Democratic presidential candidate Barack Obama spoke to an adoring, overflow crowd at the University of Denver Wednesday morning.Democratic presidential candidate Barack Obama made a campaign appearance at the University of Denver this morning, where he spoke to a full house of 9,000 people packed into Magness Arena. Thousands more watched his speech on screens from an adjacent gymnasium and the lacrosse fields outside.
Inside the stadium, the vibe was electric — helped by the fact that so many of the Obama supporters in the crowd were young people. With face paint, handmade posters and rock-and-roll music, exultant Denverites welcomed the Illinois senator and his message of change and hope for the future.
One of Obama’s high-profile supporters, Caroline Kennedy, was on hand to introduce the candidate, whom she compared to her father, the late John F. Kennedy.
“All my life growing up I have been deeply moved by all the people who tell me that they wish they could feel the same hope and inspiration that they felt when my father was president,” Kennedy said. “That sense of longing is more pronounced today than it has ever been, but fortunately there is a candidate that offers that hope and inspiration.”
Nearly three hours after the doors to the event opened, Obama took the stage to riotous applause, the likes of which erupted during his speech more than 50 times.
The Illinois senator began by praising John Edwards, who announced today that he would end his campaign for the Democratic nomination.
“John spent a lifetime being a voice for the voiceless and hope for the struggling. And at a time when our politics are too focused on who is up and who is down, he consistently makes us focus on who matters.”
If elected president Obama promised his Denver crowd to crack down on Washington lobbyists, raise teacher pay, cap greenhouse gases, establish universal early childhood education, provide college-tuition credits and reform the health care system. Obama also emphasized the issue of national security and his capability to be tough on terrorists, saying he would not hesitate to “strike at those that would do us harm.”
“I want to end the mindset, the mentality that says the only way for Democrats to look tough on national security is by talking, acting and voting like a George Bush Republican,” Obama said. “It is time to reject the counsel that says the American people would rather have someone who is strong and wrong than someone who is weak and right. We are the party that is going to be strong and is going to be right.”
On the issue of Iraq, Obama promised that he would end the war that he opposed from the beginning.
“When I am president, I will immediately begin to remove our troops. I will finally put meaningful pressure on Iraq’s leaders to reconcile. I will end this war and do what we should have done in 2002 — increase our commitment to Afghanistan, pressure Pakistan to take action against terror and finish the fight against al-Qaeda.”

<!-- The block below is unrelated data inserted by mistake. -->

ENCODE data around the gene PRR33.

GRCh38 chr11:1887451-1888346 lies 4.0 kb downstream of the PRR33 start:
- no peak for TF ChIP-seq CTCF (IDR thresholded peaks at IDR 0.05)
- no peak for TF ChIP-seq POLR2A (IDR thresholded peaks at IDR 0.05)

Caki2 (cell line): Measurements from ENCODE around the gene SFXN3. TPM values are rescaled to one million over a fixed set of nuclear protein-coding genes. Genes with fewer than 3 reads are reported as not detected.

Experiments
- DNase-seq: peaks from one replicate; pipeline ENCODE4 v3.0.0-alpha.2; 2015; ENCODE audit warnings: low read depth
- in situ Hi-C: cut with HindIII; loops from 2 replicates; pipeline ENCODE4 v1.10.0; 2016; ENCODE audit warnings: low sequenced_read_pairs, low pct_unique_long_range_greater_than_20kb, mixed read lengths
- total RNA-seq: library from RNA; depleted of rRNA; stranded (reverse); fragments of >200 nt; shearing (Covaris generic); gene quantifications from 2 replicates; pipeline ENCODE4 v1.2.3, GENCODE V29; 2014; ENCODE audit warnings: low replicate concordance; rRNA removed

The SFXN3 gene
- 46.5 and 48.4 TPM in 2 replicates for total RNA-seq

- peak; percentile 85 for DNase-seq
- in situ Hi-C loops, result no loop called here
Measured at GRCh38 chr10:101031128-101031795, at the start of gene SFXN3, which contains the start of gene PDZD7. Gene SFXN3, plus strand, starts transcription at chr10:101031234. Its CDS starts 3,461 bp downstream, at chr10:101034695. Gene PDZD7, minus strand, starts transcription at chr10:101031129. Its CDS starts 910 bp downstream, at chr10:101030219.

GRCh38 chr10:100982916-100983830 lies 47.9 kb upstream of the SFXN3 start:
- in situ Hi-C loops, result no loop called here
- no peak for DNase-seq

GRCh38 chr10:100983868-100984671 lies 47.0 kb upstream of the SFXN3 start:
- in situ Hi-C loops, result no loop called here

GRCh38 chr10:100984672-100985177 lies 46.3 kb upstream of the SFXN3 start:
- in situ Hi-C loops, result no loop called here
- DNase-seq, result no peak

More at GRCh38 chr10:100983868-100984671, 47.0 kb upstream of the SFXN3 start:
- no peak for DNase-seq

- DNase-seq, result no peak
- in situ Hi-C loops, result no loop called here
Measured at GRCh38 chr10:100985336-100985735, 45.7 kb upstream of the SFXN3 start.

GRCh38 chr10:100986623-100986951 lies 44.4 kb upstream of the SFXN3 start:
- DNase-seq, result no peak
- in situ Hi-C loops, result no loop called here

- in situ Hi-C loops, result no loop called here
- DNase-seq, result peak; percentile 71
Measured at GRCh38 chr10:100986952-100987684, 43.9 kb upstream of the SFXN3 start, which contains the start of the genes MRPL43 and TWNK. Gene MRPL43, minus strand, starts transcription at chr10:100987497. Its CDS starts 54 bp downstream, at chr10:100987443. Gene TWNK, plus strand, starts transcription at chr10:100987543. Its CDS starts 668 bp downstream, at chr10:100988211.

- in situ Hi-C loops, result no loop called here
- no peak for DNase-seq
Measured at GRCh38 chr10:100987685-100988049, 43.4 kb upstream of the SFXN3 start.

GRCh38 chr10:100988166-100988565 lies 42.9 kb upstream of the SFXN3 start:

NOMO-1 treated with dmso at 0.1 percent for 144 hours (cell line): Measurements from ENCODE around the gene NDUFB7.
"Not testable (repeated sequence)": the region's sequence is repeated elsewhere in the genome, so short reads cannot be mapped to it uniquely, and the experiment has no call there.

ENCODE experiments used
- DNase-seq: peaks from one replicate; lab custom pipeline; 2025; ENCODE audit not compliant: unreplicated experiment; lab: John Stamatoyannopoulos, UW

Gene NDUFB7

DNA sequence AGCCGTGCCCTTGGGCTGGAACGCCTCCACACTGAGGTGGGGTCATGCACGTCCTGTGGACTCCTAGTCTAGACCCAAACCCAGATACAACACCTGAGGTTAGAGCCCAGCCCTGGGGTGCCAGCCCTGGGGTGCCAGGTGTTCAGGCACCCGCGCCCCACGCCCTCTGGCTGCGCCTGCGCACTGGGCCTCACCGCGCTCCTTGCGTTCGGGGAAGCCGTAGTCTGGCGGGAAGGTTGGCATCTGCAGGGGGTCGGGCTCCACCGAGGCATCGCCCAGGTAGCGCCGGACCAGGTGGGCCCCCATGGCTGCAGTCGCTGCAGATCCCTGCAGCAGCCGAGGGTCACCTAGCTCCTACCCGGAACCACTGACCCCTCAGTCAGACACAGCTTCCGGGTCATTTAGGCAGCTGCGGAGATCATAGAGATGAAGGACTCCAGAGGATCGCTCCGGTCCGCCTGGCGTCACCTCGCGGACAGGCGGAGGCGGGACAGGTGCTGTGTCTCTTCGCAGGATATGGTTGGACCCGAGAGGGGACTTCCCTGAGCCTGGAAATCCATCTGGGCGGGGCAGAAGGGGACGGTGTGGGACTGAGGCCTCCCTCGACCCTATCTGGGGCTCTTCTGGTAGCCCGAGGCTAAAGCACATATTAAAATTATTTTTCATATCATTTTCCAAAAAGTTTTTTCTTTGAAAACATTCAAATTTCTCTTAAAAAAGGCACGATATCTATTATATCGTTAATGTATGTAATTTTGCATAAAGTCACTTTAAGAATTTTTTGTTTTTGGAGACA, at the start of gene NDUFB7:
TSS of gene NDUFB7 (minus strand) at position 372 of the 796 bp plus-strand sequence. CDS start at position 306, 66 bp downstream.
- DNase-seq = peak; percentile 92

The serious-faced Obama spoke for about 50 minutes and was met with ecstatic applause and hysterical cheering at every turn. But at no moment was the roar of stomping and screaming as deafening as when Obama said:
“This has been an amazing race, and there are a lot of twists and turns yet to be had. But there is one thing we know for certain about the election in November. Whatever else happens, the name George W. Bush will not be on the ballot.”
Obama acknowledged his critics, who say he lacks the experience to be president, comparing them to those who had similar reservations about JFK in 1960.
“It’s time for a new generation of leadership because the old politics just won’t do. I am running for president now because I have met Americans across the country who can’t afford to wait another day.”
Chris Osborn, a student at CU Denver from Portland, Ore., who attended the Obama rally, dismisses the claim that the candidate lacks sufficient experience to be president.
“I think he has international know-how and understanding of international society due to his life experience,” he said of Obama, who grew up in Hawaii and Indonesia and whose father is Kenyan.
Mike Carter, a law student at DU, agrees Obama has what it takes and plans to caucus for Obama on Tuesday. Carter says he is attracted to the senator’s message of change but said he also feels some solidarity with Obama as a fellow African-American.
“The reason I would vote for Obama is not because he is black, but I do feel an obligation to show up because I know there are people out there who won’t support him for that reason.”
But Obama is hoping his campaign message of unity and new beginnings will assuage whatever doubts people have about him, his race or his character.
“The real choice in this campaign is not between regions or religions or genders. It’s not about rich vs. poor, young vs. old, and it’s certainly not about black vs. white,” Obama said. “It’s about the past vs. the future.”
Sam Zarrin and Camden Johnson, both 17, were ditching class at Highlands Ranch High School to attend today’s rally.
“I prefer Obama to Hillary Clinton because I’m worried about American dynasties,” said Johnson.
Zarrin seemed more focused on Obama’s charisma.
“He’s got a great persona, and he’s so smart, and he danced on ‘Ellen Degeneres,'” said Zarrin. “It’ll be my first time voting in November – for the Obaminator! Isn’t that cool?”